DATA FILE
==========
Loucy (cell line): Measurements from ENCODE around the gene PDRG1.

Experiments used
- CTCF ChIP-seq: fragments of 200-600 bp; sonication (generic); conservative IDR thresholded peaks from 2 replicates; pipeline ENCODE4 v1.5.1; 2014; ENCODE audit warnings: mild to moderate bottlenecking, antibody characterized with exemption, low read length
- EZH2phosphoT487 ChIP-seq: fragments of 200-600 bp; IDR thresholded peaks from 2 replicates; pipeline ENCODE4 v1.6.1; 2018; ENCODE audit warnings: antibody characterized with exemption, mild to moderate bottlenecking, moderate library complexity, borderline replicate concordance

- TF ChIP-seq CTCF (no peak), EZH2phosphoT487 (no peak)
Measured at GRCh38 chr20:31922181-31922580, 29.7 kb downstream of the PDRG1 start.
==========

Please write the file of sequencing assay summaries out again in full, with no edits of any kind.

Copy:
Loucy (cell line): Measurements from ENCODE around the gene PDRG1.

Experiments used
- CTCF ChIP-seq: fragments of 200-600 bp; sonication (generic); conservative IDR thresholded peaks from 2 replicates; pipeline ENCODE4 v1.5.1; 2014; ENCODE audit warnings: mild to moderate bottlenecking, antibody characterized with exemption, low read length
- EZH2phosphoT487 ChIP-seq: fragments of 200-600 bp; IDR thresholded peaks from 2 replicates; pipeline ENCODE4 v1.6.1; 2018; ENCODE audit warnings: antibody characterized with exemption, mild to moderate bottlenecking, moderate library complexity, borderline replicate concordance

- TF ChIP-seq CTCF (no peak), EZH2phosphoT487 (no peak)
Measured at GRCh38 chr20:31922181-31922580, 29.7 kb downstream of the PDRG1 start.